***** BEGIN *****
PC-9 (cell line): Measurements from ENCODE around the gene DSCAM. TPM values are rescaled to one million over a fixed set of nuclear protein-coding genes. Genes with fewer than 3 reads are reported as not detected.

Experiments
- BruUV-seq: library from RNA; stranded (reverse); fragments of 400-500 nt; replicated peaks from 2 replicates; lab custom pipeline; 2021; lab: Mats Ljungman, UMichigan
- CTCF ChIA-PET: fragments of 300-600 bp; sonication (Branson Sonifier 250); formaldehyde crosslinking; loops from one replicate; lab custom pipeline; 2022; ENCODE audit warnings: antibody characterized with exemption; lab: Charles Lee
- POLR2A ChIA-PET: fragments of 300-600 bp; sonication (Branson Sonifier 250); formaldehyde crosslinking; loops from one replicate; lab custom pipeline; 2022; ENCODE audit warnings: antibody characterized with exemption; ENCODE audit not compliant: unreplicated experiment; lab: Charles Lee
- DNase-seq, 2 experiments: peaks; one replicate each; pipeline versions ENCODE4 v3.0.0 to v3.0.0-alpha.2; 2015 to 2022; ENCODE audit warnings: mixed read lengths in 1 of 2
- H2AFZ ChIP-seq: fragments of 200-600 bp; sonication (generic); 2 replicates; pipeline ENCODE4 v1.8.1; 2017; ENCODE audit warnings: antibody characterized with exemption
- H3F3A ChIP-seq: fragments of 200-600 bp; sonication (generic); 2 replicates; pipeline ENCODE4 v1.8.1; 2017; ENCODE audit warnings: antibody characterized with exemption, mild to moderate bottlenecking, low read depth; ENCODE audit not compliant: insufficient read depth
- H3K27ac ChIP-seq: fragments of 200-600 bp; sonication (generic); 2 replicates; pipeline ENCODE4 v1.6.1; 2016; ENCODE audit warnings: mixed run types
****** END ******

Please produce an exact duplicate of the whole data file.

PC-9 (cell line): Measurements from ENCODE around the gene DSCAM. TPM values are rescaled to one million over a fixed set of nuclear protein-coding genes. Genes with fewer than 3 reads are reported as not detected.

Experiments
- BruUV-seq: library from RNA; stranded (reverse); fragments of 400-500 nt; replicated peaks from 2 replicates; lab custom pipeline; 2021; lab: Mats Ljungman, UMichigan
- CTCF ChIA-PET: fragments of 300-600 bp; sonication (Branson Sonifier 250); formaldehyde crosslinking; loops from one replicate; lab custom pipeline; 2022; ENCODE audit warnings: antibody characterized with exemption; lab: Charles Lee
- POLR2A ChIA-PET: fragments of 300-600 bp; sonication (Branson Sonifier 250); formaldehyde crosslinking; loops from one replicate; lab custom pipeline; 2022; ENCODE audit warnings: antibody characterized with exemption; ENCODE audit not compliant: unreplicated experiment; lab: Charles Lee
- DNase-seq, 2 experiments: peaks; one replicate each; pipeline versions ENCODE4 v3.0.0 to v3.0.0-alpha.2; 2015 to 2022; ENCODE audit warnings: mixed read lengths in 1 of 2
- H2AFZ ChIP-seq: fragments of 200-600 bp; sonication (generic); 2 replicates; pipeline ENCODE4 v1.8.1; 2017; ENCODE audit warnings: antibody characterized with exemption
- H3F3A ChIP-seq: fragments of 200-600 bp; sonication (generic); 2 replicates; pipeline ENCODE4 v1.8.1; 2017; ENCODE audit warnings: antibody characterized with exemption, mild to moderate bottlenecking, low read depth; ENCODE audit not compliant: insufficient read depth
- H3K27ac ChIP-seq: fragments of 200-600 bp; sonication (generic); 2 replicates; pipeline ENCODE4 v1.6.1; 2016; ENCODE audit warnings: mixed run types